Case Report | Open Access
Tracey Dyer, Paul Dancey, John Martin, Suryakant Shah, "Torticollis as Presentation for Atypical Kawasaki Disease Complicated by Giant Coronary Artery Aneurysms", Case Reports in Pediatrics, vol. 2018, Article ID 4236264, 3 pages, 2018. https://doi.org/10.1155/2018/4236264
Torticollis as Presentation for Atypical Kawasaki Disease Complicated by Giant Coronary Artery Aneurysms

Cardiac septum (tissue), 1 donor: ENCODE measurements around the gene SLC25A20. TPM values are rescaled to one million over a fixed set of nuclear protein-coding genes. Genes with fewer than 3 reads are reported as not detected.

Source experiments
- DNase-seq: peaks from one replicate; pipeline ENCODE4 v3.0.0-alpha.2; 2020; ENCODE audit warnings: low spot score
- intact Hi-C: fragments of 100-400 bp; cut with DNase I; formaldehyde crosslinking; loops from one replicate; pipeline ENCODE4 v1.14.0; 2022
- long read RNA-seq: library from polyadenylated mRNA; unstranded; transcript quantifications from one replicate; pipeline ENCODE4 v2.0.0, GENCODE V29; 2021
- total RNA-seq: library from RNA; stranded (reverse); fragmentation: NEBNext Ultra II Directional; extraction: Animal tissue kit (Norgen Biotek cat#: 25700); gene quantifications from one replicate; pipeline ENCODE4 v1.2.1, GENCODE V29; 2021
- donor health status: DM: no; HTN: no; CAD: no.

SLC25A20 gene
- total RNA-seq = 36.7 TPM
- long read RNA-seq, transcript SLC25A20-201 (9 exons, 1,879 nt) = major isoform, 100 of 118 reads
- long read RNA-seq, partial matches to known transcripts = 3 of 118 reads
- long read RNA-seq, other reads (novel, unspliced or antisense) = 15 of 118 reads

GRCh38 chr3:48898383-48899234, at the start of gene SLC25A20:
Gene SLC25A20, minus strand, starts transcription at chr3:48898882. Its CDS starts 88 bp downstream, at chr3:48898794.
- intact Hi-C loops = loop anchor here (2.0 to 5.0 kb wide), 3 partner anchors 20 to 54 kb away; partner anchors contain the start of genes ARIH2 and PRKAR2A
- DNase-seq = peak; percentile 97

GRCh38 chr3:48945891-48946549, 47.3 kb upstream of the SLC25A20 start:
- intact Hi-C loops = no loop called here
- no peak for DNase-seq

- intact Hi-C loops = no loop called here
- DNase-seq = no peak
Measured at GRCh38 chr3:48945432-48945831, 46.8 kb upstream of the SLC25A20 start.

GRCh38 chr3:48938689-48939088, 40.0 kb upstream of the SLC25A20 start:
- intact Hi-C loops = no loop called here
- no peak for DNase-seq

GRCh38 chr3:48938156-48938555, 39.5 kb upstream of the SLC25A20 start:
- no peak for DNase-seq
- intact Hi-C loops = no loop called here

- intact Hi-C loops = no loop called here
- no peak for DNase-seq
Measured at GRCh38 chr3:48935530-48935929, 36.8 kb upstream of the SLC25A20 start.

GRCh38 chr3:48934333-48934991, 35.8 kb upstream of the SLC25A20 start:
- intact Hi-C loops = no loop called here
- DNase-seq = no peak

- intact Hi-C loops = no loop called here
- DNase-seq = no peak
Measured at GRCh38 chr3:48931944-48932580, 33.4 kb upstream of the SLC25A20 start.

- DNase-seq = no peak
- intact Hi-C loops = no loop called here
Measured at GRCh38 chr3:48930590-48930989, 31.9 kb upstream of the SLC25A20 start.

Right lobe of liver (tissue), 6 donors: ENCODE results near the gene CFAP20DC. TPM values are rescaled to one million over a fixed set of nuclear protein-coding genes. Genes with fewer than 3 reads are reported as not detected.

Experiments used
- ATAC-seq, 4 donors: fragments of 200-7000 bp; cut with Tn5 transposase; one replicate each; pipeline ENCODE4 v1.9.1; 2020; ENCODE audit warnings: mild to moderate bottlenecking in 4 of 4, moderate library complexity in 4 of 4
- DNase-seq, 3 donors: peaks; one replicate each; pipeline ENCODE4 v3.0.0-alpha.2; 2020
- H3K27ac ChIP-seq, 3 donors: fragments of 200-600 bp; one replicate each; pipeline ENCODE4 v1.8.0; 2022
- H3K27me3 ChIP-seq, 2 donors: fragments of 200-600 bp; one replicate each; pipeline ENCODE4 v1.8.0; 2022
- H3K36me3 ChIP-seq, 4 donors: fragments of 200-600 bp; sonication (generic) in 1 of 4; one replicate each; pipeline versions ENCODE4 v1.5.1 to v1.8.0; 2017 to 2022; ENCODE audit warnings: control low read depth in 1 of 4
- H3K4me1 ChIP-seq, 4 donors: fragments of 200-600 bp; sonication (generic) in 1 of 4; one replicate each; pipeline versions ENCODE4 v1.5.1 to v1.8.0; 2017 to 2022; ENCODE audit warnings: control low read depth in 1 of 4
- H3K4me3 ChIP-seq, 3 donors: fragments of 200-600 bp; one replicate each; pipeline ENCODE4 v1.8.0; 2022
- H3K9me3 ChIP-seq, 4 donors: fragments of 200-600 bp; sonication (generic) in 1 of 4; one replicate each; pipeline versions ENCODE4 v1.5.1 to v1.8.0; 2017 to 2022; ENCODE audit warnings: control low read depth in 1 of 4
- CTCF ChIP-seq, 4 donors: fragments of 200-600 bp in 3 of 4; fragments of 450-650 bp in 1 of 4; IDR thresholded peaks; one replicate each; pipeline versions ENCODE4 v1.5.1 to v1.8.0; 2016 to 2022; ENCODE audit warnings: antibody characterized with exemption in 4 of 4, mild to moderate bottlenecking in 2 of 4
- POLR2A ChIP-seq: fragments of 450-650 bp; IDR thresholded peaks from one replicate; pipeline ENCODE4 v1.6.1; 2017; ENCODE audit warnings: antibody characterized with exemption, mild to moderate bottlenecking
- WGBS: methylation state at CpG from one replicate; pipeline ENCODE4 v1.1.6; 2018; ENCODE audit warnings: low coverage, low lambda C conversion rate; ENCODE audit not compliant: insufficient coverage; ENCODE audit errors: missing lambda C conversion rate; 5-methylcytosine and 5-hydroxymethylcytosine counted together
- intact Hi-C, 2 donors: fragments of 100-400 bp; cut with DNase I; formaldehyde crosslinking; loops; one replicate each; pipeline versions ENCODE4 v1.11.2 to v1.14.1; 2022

Kawasaki disease (KD) is an acute systemic vasculitis of childhood. The diagnosis can be made in a patient who presents with a prolonged high fever and meeting at least four of five criteria including polymorphous rash, mucosal changes, extremity changes (including swelling and/or palmar and plantar erythema), bilateral nonsuppurative conjunctivitis, and unilateral cervical lymphadenopathy. Atypical KD refers to patients who have not met the full criteria and in whom atypical features may be present. We discuss a case of a 6-year-old male who presented to the Emergency Department with torticollis. A series of investigations for elevated inflammatory markers revealed dilated coronary artery aneurysms on echocardiogram, and thus he was diagnosed with atypical KD. His only other criteria were bilateral nonsuppurative conjunctivitis and a prior brief febrile illness. He was treated with high-dose intravenous immune globulin (IVIG) and low-dose aspirin. Low-molecular-weight heparin and atenolol were added due to the presence of giant aneurysms.